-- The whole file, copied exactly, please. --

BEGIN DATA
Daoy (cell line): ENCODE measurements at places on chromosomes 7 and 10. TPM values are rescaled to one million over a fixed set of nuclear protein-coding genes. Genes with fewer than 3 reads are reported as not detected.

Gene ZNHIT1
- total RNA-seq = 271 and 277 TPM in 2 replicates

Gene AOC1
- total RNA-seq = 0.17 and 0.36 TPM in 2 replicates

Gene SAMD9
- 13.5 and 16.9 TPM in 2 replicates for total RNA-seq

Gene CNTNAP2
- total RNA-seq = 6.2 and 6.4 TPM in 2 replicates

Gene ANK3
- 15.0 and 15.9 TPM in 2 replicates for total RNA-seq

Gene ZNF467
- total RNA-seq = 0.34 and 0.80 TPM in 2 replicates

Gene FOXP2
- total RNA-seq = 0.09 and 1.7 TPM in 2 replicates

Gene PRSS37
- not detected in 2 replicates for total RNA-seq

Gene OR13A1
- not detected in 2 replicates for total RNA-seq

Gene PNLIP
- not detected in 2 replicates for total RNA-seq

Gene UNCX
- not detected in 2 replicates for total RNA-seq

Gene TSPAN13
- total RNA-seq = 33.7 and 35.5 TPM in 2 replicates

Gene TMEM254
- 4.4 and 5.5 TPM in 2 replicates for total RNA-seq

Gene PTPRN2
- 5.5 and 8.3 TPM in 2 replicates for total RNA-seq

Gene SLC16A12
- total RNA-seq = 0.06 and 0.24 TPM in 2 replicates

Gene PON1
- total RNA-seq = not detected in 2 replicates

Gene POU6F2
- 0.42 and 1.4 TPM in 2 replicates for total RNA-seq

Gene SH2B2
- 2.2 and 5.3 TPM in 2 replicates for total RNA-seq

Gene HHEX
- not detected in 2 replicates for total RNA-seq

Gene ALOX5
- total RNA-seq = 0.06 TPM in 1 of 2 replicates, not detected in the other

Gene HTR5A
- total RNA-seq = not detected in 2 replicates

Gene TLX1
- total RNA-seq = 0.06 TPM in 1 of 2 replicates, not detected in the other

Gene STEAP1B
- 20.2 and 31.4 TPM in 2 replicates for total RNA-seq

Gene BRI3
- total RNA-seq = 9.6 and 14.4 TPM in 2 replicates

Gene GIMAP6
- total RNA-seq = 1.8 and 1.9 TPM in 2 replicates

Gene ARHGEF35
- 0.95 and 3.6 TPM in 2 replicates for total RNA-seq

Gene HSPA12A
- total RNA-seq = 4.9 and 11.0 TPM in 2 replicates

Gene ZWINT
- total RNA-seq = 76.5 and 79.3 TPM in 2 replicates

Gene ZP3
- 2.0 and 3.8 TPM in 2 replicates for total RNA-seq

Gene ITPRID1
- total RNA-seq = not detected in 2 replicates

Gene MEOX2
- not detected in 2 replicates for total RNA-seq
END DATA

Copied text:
Daoy (cell line): ENCODE measurements at places on chromosomes 7 and 10. TPM values are rescaled to one million over a fixed set of nuclear protein-coding genes. Genes with fewer than 3 reads are reported as not detected.

Gene ZNHIT1
- total RNA-seq = 271 and 277 TPM in 2 replicates

Gene AOC1
- total RNA-seq = 0.17 and 0.36 TPM in 2 replicates

Gene SAMD9
- 13.5 and 16.9 TPM in 2 replicates for total RNA-seq

Gene CNTNAP2
- total RNA-seq = 6.2 and 6.4 TPM in 2 replicates

Gene ANK3
- 15.0 and 15.9 TPM in 2 replicates for total RNA-seq

Gene ZNF467
- total RNA-seq = 0.34 and 0.80 TPM in 2 replicates

Gene FOXP2
- total RNA-seq = 0.09 and 1.7 TPM in 2 replicates

Gene PRSS37
- not detected in 2 replicates for total RNA-seq

Gene OR13A1
- not detected in 2 replicates for total RNA-seq

Gene PNLIP
- not detected in 2 replicates for total RNA-seq

Gene UNCX
- not detected in 2 replicates for total RNA-seq

Gene TSPAN13
- total RNA-seq = 33.7 and 35.5 TPM in 2 replicates

Gene TMEM254
- 4.4 and 5.5 TPM in 2 replicates for total RNA-seq

Gene PTPRN2
- 5.5 and 8.3 TPM in 2 replicates for total RNA-seq

Gene SLC16A12
- total RNA-seq = 0.06 and 0.24 TPM in 2 replicates

Gene PON1
- total RNA-seq = not detected in 2 replicates

Gene POU6F2
- 0.42 and 1.4 TPM in 2 replicates for total RNA-seq

Gene SH2B2
- 2.2 and 5.3 TPM in 2 replicates for total RNA-seq

Gene HHEX
- not detected in 2 replicates for total RNA-seq

Gene ALOX5
- total RNA-seq = 0.06 TPM in 1 of 2 replicates, not detected in the other

Gene HTR5A
- total RNA-seq = not detected in 2 replicates

Gene TLX1
- total RNA-seq = 0.06 TPM in 1 of 2 replicates, not detected in the other

Gene STEAP1B
- 20.2 and 31.4 TPM in 2 replicates for total RNA-seq

Gene BRI3
- total RNA-seq = 9.6 and 14.4 TPM in 2 replicates

Gene GIMAP6
- total RNA-seq = 1.8 and 1.9 TPM in 2 replicates

Gene ARHGEF35
- 0.95 and 3.6 TPM in 2 replicates for total RNA-seq

Gene HSPA12A
- total RNA-seq = 4.9 and 11.0 TPM in 2 replicates

Gene ZWINT
- total RNA-seq = 76.5 and 79.3 TPM in 2 replicates

Gene ZP3
- 2.0 and 3.8 TPM in 2 replicates for total RNA-seq

Gene ITPRID1
- total RNA-seq = not detected in 2 replicates

Gene MEOX2
- not detected in 2 replicates for total RNA-seq